The Owencarrow Viaduct Train Crash 30 Jan 1925

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While this event did not occur on Arranmore Island, it did impact on the lives of the people of the Island


        On the evening of Friday, 30 Jan 1925, an engine pulling two carriages, one wagon, and a combined van, was travelling on the  Londonderry and Lough Swilly Railway (Burtonport Extension), which had been opened in 1903. In the 20 years the line had been open, there had been no serious accidents and only two mishaps which resulted fatally. However, the crossing over the Owencarrown viaduct was known to be dangerous in bad weather, which what was being experienced that evening. The train approached the viaduct, which was from 400 to 440 yards in length, at a speed of about 10 miles per hour. The 14 passengers had been enjoying the journey, having left Kilmacrenan Station at 7:52pm, running only 5 minutes late.


        The driver had observed nothing unusual as he approached the viaduct - only that it was a very stormy night. When the train was a little more than 60 yards onto the viaduct, there was a great gust of wind, which lifted the carriage next to the engine off the rails. The driver applied the vacuum brake and stopped the train. When the train came to a hault, the back carriage, which had been lifted off, had carried the wagons halfway over the wall of the bridge. The other carriage was lying over the embankment, the covered wagon was lying over the coping, and the six-wheeled passenger carriage was tumbled upside down.



        The gust of wind had lifted two of the big coaches from the rail and flung them top downwards on the parapet. Their roofs were smashed and by the violence of the impact, passengers were hurled from the carriages into the valley below. The masonry of the parapet gave way beneath the shock and stress, and masses of it thundered down upon the injured passengers. Despite all this, the engine kept the rails and the couplings held, suspending the upturned coaches across the parapet. Of the 14 passengers, only one was unhurt - a Miss Campbell was flung from the upturned carriage, then deflected from the course followed by the other falling passengers, landing on soft and boggy soil, sinking knee-deep into it. 


Those killed:

Mr Philip Boyle, Leabgarrow, Arranmore

Mrs Sarah Boyle, Leabgarrow, Arranmore (wife of Philip)

Neil Duggan, Meenabunone

Mrs Una Mulligan, Falcarragh


Injured Passengers:

Unnamed Boyle boy, son of Philip and Sarah - shock

Mrs Brennan, Dungloe - severe injuries to her head

Mrs McFadden, sister-in-law of Mrs Brennan - shock

Mrs Bella McFadden, Gweedore - shock

Edward McFadden, Magheraroarty - shock and wounded hand

Denis McFadden, Cashel, Creeslough - severe concussion



Neil Boyle, train guard

Bob McGuinness, engine driver, 13 years experience on the Burtonport Extension line

Con Hannigan, fireman



James McFadden, Kilfad & Pat McFadden, Terlin - their bravery was recognised at the inquest, for rescuing two women from a carriage hanging over the edge of the viaduct

Rev Father Burns, CC Doe and the Rev J Doherty, Letterkenny - were early to the scene and attended to the wounded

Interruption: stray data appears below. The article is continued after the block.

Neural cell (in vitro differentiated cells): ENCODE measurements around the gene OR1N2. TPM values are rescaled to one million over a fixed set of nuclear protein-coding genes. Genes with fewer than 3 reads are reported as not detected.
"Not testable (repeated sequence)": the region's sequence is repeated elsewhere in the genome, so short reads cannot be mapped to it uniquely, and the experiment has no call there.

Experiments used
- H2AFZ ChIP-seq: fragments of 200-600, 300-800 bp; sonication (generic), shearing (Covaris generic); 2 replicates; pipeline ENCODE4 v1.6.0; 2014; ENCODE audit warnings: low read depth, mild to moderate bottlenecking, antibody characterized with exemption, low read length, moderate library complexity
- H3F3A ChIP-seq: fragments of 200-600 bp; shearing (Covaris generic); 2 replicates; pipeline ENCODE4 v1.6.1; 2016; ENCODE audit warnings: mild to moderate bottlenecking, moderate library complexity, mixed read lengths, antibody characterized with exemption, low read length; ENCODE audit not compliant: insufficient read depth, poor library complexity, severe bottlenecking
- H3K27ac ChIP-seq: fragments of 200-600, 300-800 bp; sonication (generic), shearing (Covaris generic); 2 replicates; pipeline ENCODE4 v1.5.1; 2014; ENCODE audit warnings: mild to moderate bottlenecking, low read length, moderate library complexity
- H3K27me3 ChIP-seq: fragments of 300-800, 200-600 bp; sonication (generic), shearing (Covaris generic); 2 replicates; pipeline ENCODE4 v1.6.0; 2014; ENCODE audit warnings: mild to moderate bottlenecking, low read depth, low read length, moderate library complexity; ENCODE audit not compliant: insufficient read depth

The inquest on Philip Boyle and Una Mulligan was opened Saturday, 31 January, by the Coroner, Dr JP McGinley, at the licensed premises of Mr Bradley, Falcarragh. Dr McGinley also opened an inquest on Neil Duggan at his residence in Meenbunone. The inquest on Mrs Boyle was held by the Deputy Coroner for East Donegal, Dr Walker, at Letterkenny Workhouse. The proceedings consisted of the formal identification of those killed in the train crash. The inquest was then adjourned until the following Friday, 6 February, at Creeslough.


        At the conclusion of the inquest, the jury found that death in every case was due to the injuries received. They added, as a rider, their unanimous opinion that if a properly constructed rail had been carried along the whole length of the viaduct, from cutting to cutting, and without an intervening gap, no lives would have been lost. They were also of the opinion that the driver, fireman, and guard were not in any way to blame.


Details of those killed:


Philip Boyle

b Jul 23 1870, son of Neil Boyle and Catherine O'Donnell, Leabgarrow, Arranmore Island

Married Sarah Gallagher (below) on June 11 1896

Had gone to Letterkenny with his wife to bring his son home to Arranmore from the hospital

Died at the scene of the crash

Body identified by his son Michael

Left a family of 11 children

- see 1901 Leabgarrow census

Sarah Boyle

b Aug 17 1871, daughter of Michael Gallagher and Hannah O'Donnell, Rannagh and Toories, Aranmore Island

Wife of Philip Boyle (above)

Died in Letterkenny hospital of her injuries

Body identified by her son Michael

Sarah's younger brother, Edward Gallagher, died along with 6 of his children in the Arranmore boating tragedy in 1935 - see Arranmore Boating Tragedy 9 Nov 1935

- see 1901 census Rannagh and Toories

Neil Duggan

Aged abt 50 of Meenbunone, a widower

Died at the scene of the crash, within 200 yards of his home

Left a family of 4 children

- see 1901 census Meenbunone

Una Mulligan

Aged abt 48 of Falcarragh.

She had been to visit her daughter in Inch Island

Died at the scene of the crash

Body identified by her husband Daniel, a shoemaker

Left a family of 4 children

- see 1911 census Gortahork


The last passenger train on this line, from Letterkenny to Burtonport, ran in June 1941 and in 1947 the line closed entirely


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Lindel Buckley

Donegal Genealogy Resources